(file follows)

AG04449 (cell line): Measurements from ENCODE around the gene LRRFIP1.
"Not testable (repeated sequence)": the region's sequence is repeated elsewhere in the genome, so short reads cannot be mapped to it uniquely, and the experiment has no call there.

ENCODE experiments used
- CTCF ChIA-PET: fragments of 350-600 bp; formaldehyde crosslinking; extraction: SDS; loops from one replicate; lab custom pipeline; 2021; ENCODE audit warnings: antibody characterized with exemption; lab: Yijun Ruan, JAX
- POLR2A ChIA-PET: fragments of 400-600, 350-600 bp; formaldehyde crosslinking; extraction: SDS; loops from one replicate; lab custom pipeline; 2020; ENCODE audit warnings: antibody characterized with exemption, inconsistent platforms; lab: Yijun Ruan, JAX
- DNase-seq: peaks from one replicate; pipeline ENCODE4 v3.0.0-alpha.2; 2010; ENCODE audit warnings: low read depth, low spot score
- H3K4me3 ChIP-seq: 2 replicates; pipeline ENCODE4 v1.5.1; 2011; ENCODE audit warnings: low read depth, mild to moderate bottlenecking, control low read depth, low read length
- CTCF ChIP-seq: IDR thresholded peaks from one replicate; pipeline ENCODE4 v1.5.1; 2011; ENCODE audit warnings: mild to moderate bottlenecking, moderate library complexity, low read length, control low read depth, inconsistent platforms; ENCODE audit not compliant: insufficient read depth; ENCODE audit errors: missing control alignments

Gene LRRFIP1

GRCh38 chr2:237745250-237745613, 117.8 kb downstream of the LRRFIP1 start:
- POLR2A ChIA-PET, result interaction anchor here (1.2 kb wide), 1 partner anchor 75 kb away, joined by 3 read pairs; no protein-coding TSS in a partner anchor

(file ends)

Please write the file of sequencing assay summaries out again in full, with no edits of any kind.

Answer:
AG04449 (cell line): Measurements from ENCODE around the gene LRRFIP1.
"Not testable (repeated sequence)": the region's sequence is repeated elsewhere in the genome, so short reads cannot be mapped to it uniquely, and the experiment has no call there.

ENCODE experiments used
- CTCF ChIA-PET: fragments of 350-600 bp; formaldehyde crosslinking; extraction: SDS; loops from one replicate; lab custom pipeline; 2021; ENCODE audit warnings: antibody characterized with exemption; lab: Yijun Ruan, JAX
- POLR2A ChIA-PET: fragments of 400-600, 350-600 bp; formaldehyde crosslinking; extraction: SDS; loops from one replicate; lab custom pipeline; 2020; ENCODE audit warnings: antibody characterized with exemption, inconsistent platforms; lab: Yijun Ruan, JAX
- DNase-seq: peaks from one replicate; pipeline ENCODE4 v3.0.0-alpha.2; 2010; ENCODE audit warnings: low read depth, low spot score
- H3K4me3 ChIP-seq: 2 replicates; pipeline ENCODE4 v1.5.1; 2011; ENCODE audit warnings: low read depth, mild to moderate bottlenecking, control low read depth, low read length
- CTCF ChIP-seq: IDR thresholded peaks from one replicate; pipeline ENCODE4 v1.5.1; 2011; ENCODE audit warnings: mild to moderate bottlenecking, moderate library complexity, low read length, control low read depth, inconsistent platforms; ENCODE audit not compliant: insufficient read depth; ENCODE audit errors: missing control alignments

Gene LRRFIP1

GRCh38 chr2:237745250-237745613, 117.8 kb downstream of the LRRFIP1 start:
- POLR2A ChIA-PET, result interaction anchor here (1.2 kb wide), 1 partner anchor 75 kb away, joined by 3 read pairs; no protein-coding TSS in a partner anchor